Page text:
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Lydia Johnson On: Cyberbullying
AT a conference at the Courtyard Theatre in Hereford earlier this week, Jonathan Charlesworth, the executive director of Educational Action Challenging Homophobia (EACH), spoke about the use of social media as a tool to bully and harass.
There have been so many examples of this lately, such as the abusive messages sent to Muslims raising money to establish their first official place of worship in Hereford, and the Worcester teenager who posted offensive statuses about missing five-year-old April Jones on his Facebook page.
As Mr Charlesworth said, the internet is not inherently bad - it’s what we do with it that can make it seem so.
Many people will find themselves the victim of cyberbullying - bullying via the internet and other technologies - for various reasons - because of their weight, their sexuality or skin colour, or even because of the clothes they choose to wear.
I can’t imagine what sad lives people must lead to want to judge and abuse people at all, let alone via a computer, but plenty seem to lead them.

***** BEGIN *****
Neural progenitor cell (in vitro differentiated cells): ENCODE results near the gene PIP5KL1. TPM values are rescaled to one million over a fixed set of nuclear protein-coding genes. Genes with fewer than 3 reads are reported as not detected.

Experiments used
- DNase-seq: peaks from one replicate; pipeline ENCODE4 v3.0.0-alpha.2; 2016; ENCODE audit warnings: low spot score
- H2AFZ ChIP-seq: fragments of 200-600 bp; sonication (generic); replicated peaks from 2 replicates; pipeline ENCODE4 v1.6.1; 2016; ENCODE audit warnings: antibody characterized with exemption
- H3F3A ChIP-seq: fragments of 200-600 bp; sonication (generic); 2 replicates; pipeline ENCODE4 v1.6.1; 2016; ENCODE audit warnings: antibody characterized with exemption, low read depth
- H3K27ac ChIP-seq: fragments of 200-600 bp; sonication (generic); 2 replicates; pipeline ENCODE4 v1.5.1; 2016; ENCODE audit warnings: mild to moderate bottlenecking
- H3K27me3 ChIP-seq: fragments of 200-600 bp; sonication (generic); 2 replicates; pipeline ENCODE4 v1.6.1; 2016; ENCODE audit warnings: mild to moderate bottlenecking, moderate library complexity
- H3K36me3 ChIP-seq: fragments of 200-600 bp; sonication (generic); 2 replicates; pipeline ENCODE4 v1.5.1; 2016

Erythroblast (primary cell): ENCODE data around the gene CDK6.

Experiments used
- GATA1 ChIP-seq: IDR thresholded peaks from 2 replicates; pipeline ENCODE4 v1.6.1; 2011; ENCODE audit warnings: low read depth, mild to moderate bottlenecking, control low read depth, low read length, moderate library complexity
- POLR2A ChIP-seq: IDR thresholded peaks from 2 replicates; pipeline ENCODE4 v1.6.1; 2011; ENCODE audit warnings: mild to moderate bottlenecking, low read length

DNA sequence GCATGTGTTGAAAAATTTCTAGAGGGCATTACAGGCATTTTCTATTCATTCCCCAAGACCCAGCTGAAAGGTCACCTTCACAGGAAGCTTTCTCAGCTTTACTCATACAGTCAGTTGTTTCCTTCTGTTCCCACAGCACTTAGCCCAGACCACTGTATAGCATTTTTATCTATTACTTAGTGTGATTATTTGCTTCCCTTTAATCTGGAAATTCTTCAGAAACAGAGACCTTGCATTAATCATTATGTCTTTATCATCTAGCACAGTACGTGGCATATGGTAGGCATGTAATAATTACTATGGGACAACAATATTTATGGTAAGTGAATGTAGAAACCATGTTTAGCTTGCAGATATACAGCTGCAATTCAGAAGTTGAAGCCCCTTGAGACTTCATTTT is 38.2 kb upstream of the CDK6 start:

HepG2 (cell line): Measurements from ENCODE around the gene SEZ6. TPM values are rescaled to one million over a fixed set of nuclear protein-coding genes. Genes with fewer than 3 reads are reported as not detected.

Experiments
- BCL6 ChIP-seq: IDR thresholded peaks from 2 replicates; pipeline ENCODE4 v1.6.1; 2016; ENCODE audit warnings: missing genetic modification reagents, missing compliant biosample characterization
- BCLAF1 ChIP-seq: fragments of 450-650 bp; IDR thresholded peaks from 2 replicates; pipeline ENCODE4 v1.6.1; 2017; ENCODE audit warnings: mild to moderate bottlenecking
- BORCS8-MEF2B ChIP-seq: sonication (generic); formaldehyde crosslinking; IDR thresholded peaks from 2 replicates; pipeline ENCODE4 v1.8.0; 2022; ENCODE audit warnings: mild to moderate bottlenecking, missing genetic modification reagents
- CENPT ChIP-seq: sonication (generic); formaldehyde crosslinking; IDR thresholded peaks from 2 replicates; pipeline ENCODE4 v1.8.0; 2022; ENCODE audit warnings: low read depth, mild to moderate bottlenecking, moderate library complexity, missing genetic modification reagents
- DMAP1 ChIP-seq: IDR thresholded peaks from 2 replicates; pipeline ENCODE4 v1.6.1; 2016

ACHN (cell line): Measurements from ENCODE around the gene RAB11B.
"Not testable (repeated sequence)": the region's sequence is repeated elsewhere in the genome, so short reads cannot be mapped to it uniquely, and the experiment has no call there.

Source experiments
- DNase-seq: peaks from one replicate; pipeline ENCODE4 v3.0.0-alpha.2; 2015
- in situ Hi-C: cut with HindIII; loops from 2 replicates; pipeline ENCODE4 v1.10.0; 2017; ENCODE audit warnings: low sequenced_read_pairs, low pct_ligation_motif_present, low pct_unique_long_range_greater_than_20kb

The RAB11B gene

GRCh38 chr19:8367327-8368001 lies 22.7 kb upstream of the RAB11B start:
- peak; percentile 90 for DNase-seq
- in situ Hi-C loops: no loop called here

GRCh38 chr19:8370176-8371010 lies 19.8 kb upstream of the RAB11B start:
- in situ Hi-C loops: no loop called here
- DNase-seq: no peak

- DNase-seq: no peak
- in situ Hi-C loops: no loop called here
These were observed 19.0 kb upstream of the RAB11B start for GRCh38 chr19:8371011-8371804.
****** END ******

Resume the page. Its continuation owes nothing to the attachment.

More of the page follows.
Of course give your opinions on your own Facebook or Twitter page, but use common sense and don’t intentionally cause trouble or hurt someone because you disagree with them.
Think about the effect your words will have on the person before you feel yourself important enough to pass judgement on them.
See this week's Hereford Times for a full write-up on the Same But Different conference, organised by The Rural Media Company.
Tips for young people to stop cyberbullying:
Don’t respond or retaliate – your reaction will be just what they want.
Save the evidence and talk to an adult – save comments and text messages and show it to someone; a parent or a teacher, or even the police if you feel threatened.
Block the bully – use privacy tools to block the person.
Don’t be a bystander – if you see hurtful messages being sent, tell the bully to stop and make them see their behaviour is unacceptable and report them.